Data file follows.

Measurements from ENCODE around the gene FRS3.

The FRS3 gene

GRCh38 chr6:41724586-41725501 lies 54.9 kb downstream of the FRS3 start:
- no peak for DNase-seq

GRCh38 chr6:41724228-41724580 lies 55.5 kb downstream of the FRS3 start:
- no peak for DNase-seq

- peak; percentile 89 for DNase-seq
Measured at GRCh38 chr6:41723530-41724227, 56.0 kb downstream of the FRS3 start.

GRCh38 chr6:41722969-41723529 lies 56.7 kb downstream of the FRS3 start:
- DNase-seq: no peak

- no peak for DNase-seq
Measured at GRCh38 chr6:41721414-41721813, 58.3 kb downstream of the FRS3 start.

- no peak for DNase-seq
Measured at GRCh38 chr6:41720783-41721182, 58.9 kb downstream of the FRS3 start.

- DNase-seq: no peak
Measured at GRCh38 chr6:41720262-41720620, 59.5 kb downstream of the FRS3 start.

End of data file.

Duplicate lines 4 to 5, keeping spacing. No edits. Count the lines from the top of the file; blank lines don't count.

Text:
- no peak for DNase-seq

GRCh38 chr6:41724228-41724580 lies 55.5 kb downstream of the FRS3 start: